Skip to main content

Component Interactions

Components have multiple ways of interacting with other components and services. When possible, interaction through commands and operations should be preferred, as this introduces the loosest coupling. When you need stronger coupling and direct access to the API, then model imports or service injection can be used. A good example of this is needing direct access to the ArcGIS Map, which can be exposed by importing the map model.

Interacting with Components through Models#

Components can interact with each other through their respective models. A model can either declare that it is exported, like the map model, or that it imports a model.

  • Declaring a model as exported exposes it to other components for importing.

  • Using the @importModel decorator will tell the component to attempt to retrieve a reference to the given model type, according to the model binding rules

Components like the <scalebar> or <compass> import the map model, and this allows them to respond to changes in the maps state through the map model.

@exportModelexport class MapModel implements ComponentModel {    // ... map stuff ...}
export class ScaleBarModel implements ComponentModel {    @importModel("map-extension")    map: MapExtension | undefined;
    // ... scale bar stuff ...}

Importing Models#

Custom components can also import models and interact with them. The import must be done in the model of the component. This tight coupling can allow deeper access to other components models, but also negates the advantages of the abstraction of commands and operations.


The property decorated by @importModel is completely managed by VertiGIS Studio Web and should never be modified or serialized in app config. Its value can change at any time, e.g. to and from undefined, or from one model instance to a completely different one. The component needs to react appropriately to these changes and not make any assumptions about its current value.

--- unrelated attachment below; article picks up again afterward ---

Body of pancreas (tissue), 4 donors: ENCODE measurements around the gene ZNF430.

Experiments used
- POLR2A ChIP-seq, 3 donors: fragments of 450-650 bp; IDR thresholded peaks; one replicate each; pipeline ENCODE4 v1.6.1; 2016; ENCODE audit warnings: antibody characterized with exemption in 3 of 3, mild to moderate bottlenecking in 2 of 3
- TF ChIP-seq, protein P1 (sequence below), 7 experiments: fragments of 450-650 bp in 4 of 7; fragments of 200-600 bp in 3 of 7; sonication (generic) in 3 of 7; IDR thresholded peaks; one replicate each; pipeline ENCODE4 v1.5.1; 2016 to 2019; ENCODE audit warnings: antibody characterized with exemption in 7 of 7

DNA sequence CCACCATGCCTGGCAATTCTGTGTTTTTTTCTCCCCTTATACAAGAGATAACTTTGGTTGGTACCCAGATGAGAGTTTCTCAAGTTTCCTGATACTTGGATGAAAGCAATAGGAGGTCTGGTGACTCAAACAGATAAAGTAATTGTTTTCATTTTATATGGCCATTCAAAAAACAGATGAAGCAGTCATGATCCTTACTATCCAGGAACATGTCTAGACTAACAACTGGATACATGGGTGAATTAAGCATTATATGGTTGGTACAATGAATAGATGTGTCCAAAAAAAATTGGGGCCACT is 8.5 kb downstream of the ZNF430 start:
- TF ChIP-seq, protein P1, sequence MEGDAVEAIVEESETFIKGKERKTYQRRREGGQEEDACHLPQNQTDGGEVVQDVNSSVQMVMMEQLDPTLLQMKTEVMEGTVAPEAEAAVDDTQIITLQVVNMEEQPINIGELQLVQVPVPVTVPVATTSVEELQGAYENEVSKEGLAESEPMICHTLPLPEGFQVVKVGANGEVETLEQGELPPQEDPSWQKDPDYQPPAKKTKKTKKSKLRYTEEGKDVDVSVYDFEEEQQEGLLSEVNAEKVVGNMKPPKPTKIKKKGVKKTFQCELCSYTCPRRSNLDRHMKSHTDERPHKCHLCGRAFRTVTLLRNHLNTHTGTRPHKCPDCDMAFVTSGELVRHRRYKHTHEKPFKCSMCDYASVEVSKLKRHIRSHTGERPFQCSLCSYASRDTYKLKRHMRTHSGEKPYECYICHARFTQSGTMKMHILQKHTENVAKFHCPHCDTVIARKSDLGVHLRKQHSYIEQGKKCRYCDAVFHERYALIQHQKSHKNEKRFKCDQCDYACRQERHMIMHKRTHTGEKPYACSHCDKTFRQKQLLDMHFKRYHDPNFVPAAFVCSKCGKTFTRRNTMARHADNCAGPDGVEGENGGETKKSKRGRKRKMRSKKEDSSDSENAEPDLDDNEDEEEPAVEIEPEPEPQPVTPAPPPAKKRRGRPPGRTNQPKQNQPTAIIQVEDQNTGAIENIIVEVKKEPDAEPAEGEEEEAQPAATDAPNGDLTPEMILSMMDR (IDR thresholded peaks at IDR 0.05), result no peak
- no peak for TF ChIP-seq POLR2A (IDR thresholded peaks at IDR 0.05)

import {    ComponentModelBase,    serializable,    importModel,} from "@vertigis/web/models";import { MapExtension } from "@vertigis/arcgis-extensions/mapping/MapExtension";
@serializableexport default class ExampleComponentModel extends ComponentModelBase {    @importModel("map-extension")    mapModel: MapExtension | undefined;
    logMapViewMode() {        if (this.mapModel.viewMode === "map") {            console.log("Map is 2d");        } else {            console.log("Map is 3d");        }    }}

Exporting Models#

You can mark a model as exported by adding the @exportModel decorator to the model class. The following example shows a model that is exported, and then imported by another model and used.


Models are imported with the itemType name that they are registered with.

import {    ComponentModelBase,    serializable,    exportModel,} from "@vertigis/web/models";
@exportModel@serializableexport default class ExportedModel extends ComponentModelBase {    someCustomModelProperty: string = "Some Text";}

Interacting with Application Services with Dependency Injection#

Components can interact with built-in VertiGIS Studio Web services. Through services, they can interact with the map, application context, workflows, and more. Services can only be injected into a components through their associated models. Learn more about how to inject a service into a component.

Next Steps#

Build a Custom Component that Imports the Map Model

Follow step by step instructions to import the map model into a custom component

Learn how to Interact with Services

Learn about how components can interact with built-in or custom services

Learn how Components are Bound to Models in the Layout

Learn how layout structure can be used to bind components to their required models